Clive Barker Quotes (displaying: 1 - 30 of 174 quotes)
It was the pivotal teaching of Pluthero Quexos, the most celebrated dramatist of the Second Dominion, that in any fiction, no matter how ambitious its scope or profound its theme, there was only ever room for three players. Between warring kings, a peacemaker; between adoring spouses, a seducer or a child. Between twins, the spirit of the womb. Between lovers, Death. Greater numbers might drift through the drama, of course -- thousands in fact -- but they could only ever be phantoms, agents, or, on rare occasions, reflections of the three real and self-willed beings who stood at the center. And even this essential trio would not remain intact; or so he taught. It would steadily diminish as the story unfolded, three becoming two, two becoming one, until the stage was left deserted.
The whole point about vision is that it's very individual, it's very personal, and it has to be confessional. It has to be something which hurts - the pulling out of it and putting it on the page hurts. Art can be about the individual writer's response to his or her condition, and if that response comes out of a predigested belief about what the audience wants to hear about the writer's condition, then it has no truth, it has no validity. You either write with your own blood or nobody's. Otherwise it's just ink.
I am a man, and men are animals who tell stories. This is a gift from God, who spoke our species into being, but left the end of our story untold. That mystery is troubling to us. How could it be otherwise? Without the final part, we think, how are we to make sense of all that went before: which is to say, our lives? So we make stories of our own, in fevered and envious imitation of our Maker, hoping that we'll tell, by chance, what God left untold. And finishing our tale, come to understand why we were born.
I dreamed I spoke in another's language, I dreamed I lived in another's skin, I dreamed I was my own beloved, I dreamed I was a tiger's kin. I dreamed that Eden lived inside me, And when I breathed a garden came, I dreamed I knew all of Creation, I dreamed I knew the Creator's name. I dreamed--and this dream was the finest--That all I dreamed was real and true, And we would live in joy forever, You in me, and me in you.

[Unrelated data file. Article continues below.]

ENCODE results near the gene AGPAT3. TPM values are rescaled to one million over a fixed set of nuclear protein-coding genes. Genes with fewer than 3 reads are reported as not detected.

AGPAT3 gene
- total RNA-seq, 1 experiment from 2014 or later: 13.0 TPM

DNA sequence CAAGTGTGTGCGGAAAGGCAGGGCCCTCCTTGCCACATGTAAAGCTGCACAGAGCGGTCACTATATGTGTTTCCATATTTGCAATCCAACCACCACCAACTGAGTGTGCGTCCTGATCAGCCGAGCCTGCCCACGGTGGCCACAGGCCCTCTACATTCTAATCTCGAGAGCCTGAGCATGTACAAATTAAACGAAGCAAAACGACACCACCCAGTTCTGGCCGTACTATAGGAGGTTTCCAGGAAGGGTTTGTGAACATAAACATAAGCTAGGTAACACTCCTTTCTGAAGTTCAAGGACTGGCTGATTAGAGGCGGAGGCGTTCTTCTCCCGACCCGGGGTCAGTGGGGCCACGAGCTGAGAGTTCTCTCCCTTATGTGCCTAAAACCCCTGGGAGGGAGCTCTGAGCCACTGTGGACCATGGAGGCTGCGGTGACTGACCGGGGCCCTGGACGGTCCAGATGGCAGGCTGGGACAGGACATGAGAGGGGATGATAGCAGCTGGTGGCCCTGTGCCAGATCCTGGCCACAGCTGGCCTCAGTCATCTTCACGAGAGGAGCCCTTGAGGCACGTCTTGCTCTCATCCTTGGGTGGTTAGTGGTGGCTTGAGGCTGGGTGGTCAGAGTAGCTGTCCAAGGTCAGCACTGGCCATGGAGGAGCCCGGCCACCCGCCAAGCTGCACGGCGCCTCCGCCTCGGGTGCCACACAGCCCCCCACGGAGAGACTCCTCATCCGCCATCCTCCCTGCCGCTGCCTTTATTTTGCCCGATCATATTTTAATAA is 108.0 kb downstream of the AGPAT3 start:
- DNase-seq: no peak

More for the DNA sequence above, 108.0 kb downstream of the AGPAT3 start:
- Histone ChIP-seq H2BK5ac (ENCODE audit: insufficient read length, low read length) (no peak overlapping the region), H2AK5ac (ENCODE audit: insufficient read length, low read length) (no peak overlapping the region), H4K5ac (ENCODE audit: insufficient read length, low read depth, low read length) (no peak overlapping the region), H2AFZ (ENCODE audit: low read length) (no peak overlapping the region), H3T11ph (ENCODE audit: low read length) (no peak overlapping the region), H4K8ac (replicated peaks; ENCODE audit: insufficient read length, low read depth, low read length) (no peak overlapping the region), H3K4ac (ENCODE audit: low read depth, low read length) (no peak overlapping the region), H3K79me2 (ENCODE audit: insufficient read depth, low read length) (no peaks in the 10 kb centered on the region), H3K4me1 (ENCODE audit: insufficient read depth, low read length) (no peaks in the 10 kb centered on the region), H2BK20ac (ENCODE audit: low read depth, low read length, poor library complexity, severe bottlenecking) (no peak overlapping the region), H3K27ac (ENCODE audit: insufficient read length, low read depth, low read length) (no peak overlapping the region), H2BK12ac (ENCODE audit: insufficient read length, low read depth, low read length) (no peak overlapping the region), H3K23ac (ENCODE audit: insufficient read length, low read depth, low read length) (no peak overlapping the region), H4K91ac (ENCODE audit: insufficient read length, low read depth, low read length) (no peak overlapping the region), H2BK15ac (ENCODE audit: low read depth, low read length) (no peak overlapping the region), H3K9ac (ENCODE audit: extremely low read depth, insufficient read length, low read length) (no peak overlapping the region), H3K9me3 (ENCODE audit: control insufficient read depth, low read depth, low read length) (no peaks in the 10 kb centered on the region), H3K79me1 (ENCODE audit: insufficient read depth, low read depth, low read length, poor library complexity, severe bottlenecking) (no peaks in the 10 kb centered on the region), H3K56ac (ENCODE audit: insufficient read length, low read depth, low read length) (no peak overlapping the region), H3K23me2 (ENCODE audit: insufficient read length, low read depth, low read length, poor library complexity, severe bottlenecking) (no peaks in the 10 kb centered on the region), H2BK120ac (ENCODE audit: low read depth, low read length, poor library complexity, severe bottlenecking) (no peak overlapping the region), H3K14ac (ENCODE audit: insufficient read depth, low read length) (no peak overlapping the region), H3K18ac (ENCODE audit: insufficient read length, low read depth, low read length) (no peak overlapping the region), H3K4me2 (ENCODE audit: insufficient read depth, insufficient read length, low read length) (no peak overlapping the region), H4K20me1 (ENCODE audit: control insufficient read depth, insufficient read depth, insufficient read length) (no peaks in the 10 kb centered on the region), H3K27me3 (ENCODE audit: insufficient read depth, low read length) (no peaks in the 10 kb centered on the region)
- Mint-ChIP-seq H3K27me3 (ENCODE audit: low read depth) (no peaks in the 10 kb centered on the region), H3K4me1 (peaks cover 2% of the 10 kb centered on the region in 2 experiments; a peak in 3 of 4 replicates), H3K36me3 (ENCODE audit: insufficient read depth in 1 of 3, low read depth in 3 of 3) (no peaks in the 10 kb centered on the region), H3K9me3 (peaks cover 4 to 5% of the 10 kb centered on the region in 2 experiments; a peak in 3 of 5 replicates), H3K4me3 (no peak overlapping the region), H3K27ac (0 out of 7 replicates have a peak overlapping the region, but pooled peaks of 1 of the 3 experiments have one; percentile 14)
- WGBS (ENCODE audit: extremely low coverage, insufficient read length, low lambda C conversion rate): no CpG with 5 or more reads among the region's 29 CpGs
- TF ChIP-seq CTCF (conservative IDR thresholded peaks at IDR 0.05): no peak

It is great good health to believe as the Hindus do that there are 33 million gods and goddesses in the world. It is great good health to want to understand one s dreams. It is great good health to desire the ambiguous and paradoxical. It is sickness of the profoundest kind to believe that there is one reality. There is sickness in any piece of work or any piece of art seriously attempting to suggest that the idea that there is more than one reality is somehow redundant.
Quitoon knew the world well. It wasn't jut Humankind and its works he knew, but all manner of things without any clear connection between them. He knew about spices, parliaments, salamanders, lullabies, curses, forms of discourse and disease; of riddles, chains, and sanities; ways to make sweetmeats, love and widows; tales to tell children, tales to tell their parents, tales to tell yourself on days when everything you know means nothing.
After a battle lasting many ages, The Devil won, And said to God (who had been his Maker): Lord, We are about to witness the unmaking of Creation By my hand. I would not wish you to think me cruel, So I beg you, take three things From this world before I destroy it. Three things, and then the rest will be wiped away.' God thought for a little time. And at last He said: No, there is nothing.' The Devil was surprised. Not even you, Lord?' he said. And God said: No. Not even me.
And to think, she'd once had the hots for him, back in the old days (six months ago) when razor-thin men with noses like Durante and an encyclopaedic knowledge of de Niro movies had really been her style. Now she saw him for what he was, flotsam from a lost ship of hope. Still a pill-freak, still a theoretical bisexual, still devoted to early Polanski movies and symbolic pacifism.
Of course it’s the apparently tranquil periods that deceive us. Though our instruments or our senses or our wits may not be able to see the processes that are leading toward these clusters of events, they’re happening. The star, the wheel, the butterfly—all are in a subtle state of unrest, waiting for the moment when some invisible mechanism signals that the time has come. Then the star explodes; the wheel makes poor men rich; the butterfly mates and dies.